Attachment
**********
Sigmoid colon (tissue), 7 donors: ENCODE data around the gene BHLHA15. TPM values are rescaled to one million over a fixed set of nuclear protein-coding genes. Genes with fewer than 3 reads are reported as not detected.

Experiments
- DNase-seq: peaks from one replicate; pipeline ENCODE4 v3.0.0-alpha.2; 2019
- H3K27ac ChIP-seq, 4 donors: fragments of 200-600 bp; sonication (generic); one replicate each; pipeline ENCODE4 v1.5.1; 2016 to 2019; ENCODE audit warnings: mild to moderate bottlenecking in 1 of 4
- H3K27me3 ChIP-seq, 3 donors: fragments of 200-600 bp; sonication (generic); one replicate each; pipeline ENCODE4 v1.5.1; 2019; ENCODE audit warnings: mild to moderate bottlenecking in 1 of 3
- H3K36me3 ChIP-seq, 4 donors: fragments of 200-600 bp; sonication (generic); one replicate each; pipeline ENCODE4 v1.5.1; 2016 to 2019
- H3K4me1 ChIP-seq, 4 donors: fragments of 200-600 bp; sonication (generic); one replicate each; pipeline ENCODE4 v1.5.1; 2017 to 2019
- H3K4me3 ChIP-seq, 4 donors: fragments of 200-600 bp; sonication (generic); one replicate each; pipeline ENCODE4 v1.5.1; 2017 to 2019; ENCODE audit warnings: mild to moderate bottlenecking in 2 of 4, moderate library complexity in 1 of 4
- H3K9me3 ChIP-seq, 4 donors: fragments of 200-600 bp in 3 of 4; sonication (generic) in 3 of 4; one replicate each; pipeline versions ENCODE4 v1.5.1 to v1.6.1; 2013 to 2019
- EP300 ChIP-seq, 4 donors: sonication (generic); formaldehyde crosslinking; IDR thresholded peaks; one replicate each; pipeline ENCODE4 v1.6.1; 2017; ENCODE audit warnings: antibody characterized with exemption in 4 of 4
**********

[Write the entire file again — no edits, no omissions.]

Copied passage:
Sigmoid colon (tissue), 7 donors: ENCODE data around the gene BHLHA15. TPM values are rescaled to one million over a fixed set of nuclear protein-coding genes. Genes with fewer than 3 reads are reported as not detected.

Experiments
- DNase-seq: peaks from one replicate; pipeline ENCODE4 v3.0.0-alpha.2; 2019
- H3K27ac ChIP-seq, 4 donors: fragments of 200-600 bp; sonication (generic); one replicate each; pipeline ENCODE4 v1.5.1; 2016 to 2019; ENCODE audit warnings: mild to moderate bottlenecking in 1 of 4
- H3K27me3 ChIP-seq, 3 donors: fragments of 200-600 bp; sonication (generic); one replicate each; pipeline ENCODE4 v1.5.1; 2019; ENCODE audit warnings: mild to moderate bottlenecking in 1 of 3
- H3K36me3 ChIP-seq, 4 donors: fragments of 200-600 bp; sonication (generic); one replicate each; pipeline ENCODE4 v1.5.1; 2016 to 2019
- H3K4me1 ChIP-seq, 4 donors: fragments of 200-600 bp; sonication (generic); one replicate each; pipeline ENCODE4 v1.5.1; 2017 to 2019
- H3K4me3 ChIP-seq, 4 donors: fragments of 200-600 bp; sonication (generic); one replicate each; pipeline ENCODE4 v1.5.1; 2017 to 2019; ENCODE audit warnings: mild to moderate bottlenecking in 2 of 4, moderate library complexity in 1 of 4
- H3K9me3 ChIP-seq, 4 donors: fragments of 200-600 bp in 3 of 4; sonication (generic) in 3 of 4; one replicate each; pipeline versions ENCODE4 v1.5.1 to v1.6.1; 2013 to 2019
- EP300 ChIP-seq, 4 donors: sonication (generic); formaldehyde crosslinking; IDR thresholded peaks; one replicate each; pipeline ENCODE4 v1.6.1; 2017; ENCODE audit warnings: antibody characterized with exemption in 4 of 4